Impressions: Mimic

Mimic is Guillermo del Toro’s 1997 creature feature. One that I happen to think doesn’t get nearly enough love these days. It follows the story of Dr. Peter Mann and Dr. Susan Tyler, who work together to come up with a solution for cockroaches carrying an illness that targets children. Susan changes the DNA of an insect that will go after cockroaches, killing them, and then dying before able to breed and propagate the species. Which always works out well in horror movies…

Susan slowly starts to discover that her safety precautions of the insects not being able to breed might not have worked, and she, Peter, and several others end up in New York’s subways trying to discover what is happening. Inevitably they discover the insects, get trapped, and realize they must fight back or risk the insects taking over.

Mimic falls in line with a lot of other horror movies from that period, that I love. While they are, in fact, horror they also bring more of the action/adventure to them, separating them from a lot of other movies that we got then and even now. This one has less action than say The Relic or Jurassic Park, but it has a similar feel to those movies. There are a lot of moments that feel more fast-paced and “action movie” like, while still retaining suspense and tense moments that connect more with horror. It feels very of the times for creatures features that came out then, and I love them. They can be less intense than some horror fans like, although Mimic is pretty brutal and outdoes a lot of similar horror movies in many ways, but I personally loved them for their ability to bring horror but still feel fun.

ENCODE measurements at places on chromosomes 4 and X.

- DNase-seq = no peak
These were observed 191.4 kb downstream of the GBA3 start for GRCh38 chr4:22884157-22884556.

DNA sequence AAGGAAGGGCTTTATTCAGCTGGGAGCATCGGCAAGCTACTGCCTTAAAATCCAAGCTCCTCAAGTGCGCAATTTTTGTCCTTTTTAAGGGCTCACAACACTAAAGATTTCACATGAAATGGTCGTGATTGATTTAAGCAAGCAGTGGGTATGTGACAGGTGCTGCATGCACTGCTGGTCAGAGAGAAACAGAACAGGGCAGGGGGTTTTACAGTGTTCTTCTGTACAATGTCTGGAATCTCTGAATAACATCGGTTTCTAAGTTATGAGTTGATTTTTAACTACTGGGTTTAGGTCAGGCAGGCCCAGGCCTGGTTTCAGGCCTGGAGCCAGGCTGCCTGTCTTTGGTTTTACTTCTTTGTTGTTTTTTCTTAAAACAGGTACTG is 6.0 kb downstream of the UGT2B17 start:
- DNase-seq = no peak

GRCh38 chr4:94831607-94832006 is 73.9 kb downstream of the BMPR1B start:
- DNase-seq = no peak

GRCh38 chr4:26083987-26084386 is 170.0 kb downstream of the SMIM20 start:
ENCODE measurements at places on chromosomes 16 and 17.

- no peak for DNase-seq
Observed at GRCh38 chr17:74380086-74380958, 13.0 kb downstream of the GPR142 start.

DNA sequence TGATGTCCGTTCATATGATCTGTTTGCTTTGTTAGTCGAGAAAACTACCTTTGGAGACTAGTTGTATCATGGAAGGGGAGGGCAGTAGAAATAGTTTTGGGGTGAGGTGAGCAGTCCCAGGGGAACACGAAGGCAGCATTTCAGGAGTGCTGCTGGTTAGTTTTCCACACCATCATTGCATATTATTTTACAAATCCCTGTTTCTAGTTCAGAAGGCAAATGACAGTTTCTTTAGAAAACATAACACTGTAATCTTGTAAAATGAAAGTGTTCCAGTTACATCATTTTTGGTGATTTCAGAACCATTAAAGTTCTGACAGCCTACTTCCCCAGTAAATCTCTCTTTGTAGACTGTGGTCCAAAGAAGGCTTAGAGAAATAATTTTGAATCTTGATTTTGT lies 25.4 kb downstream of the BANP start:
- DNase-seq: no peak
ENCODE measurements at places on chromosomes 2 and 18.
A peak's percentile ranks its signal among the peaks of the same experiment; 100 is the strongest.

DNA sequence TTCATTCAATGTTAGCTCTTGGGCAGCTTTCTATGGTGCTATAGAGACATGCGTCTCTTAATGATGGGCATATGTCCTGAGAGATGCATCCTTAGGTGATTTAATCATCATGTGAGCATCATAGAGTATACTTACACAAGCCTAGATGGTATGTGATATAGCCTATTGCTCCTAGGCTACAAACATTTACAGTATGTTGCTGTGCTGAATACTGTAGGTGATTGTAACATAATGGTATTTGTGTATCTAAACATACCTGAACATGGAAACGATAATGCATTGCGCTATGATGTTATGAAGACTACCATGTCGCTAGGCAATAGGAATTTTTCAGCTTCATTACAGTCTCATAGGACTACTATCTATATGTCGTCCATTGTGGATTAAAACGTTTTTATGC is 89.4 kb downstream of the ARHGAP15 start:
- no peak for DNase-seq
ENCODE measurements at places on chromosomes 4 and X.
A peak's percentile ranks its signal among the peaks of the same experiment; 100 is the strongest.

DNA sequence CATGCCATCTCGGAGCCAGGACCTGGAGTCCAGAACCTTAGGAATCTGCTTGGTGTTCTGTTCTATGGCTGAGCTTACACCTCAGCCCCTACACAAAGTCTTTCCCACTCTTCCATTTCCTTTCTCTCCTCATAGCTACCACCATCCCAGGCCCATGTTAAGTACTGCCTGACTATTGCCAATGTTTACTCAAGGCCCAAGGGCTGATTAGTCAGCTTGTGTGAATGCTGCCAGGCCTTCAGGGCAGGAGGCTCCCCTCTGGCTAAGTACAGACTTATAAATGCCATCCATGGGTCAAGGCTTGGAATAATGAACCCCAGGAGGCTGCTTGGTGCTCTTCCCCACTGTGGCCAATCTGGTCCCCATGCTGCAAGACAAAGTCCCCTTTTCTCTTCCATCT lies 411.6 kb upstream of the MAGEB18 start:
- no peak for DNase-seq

The plot is decent, although it moves a little quickly from questions about the insects’ existence to discovery. Once over that, however, the pacing is solid, and while it could have been drawn out, it is not the worst thing to rush through that to get to the meat of the story. The characters are well developed and compelling, although they sometimes fall into familiar tropes. Not enough to really hurt the experience, just enough that you should expect to see some characters that feel a bit familiar.

Susan is especially interesting to me because she struggles throughout the movie with what she’s done. What she created ends up being horrifying and something she never expected. However, the illness was also horrifying, and the consequences of that wouldn’t have been much better. She goes from being lauded as a hero by the city at large to being treated with disgust by most of those who find out the end result of what she did. I wouldn’t have minded that aspect being explored more, but the movie is more heavily focused on the horror so I can understand why it was not.

The darkness and confusion of the deep subway system are used well, which gives the movie a good look and feel. If I had to pinpoint a problem it would be the insects. I hate to say it because del Toro is well known for having the best creature designers work with him. The design and concept of the insects are actually spot on. However, the actual execution has not aged perfectly. When I rewatch this movie, I find myself torn between what I can tell was pretty awesome for the times, but also feeling like maybe leaning more practical would have helped them age better. Still, it is nothing so horrible as to ruin the experience.

Bottom line, I love Mimic. It is not perfect, and there are other issues surrounding it that give me pause. However, setting that aside and judging it for what it is, it is a damn entertaining, scary at times 90s creature features. I sing the praises of movies like it because I always enjoy myself when I watch them. I loved them then and enjoy the few now that compare, and hope that we get more. If you haven’t seen it, I recommend it. If you have, revisit it.

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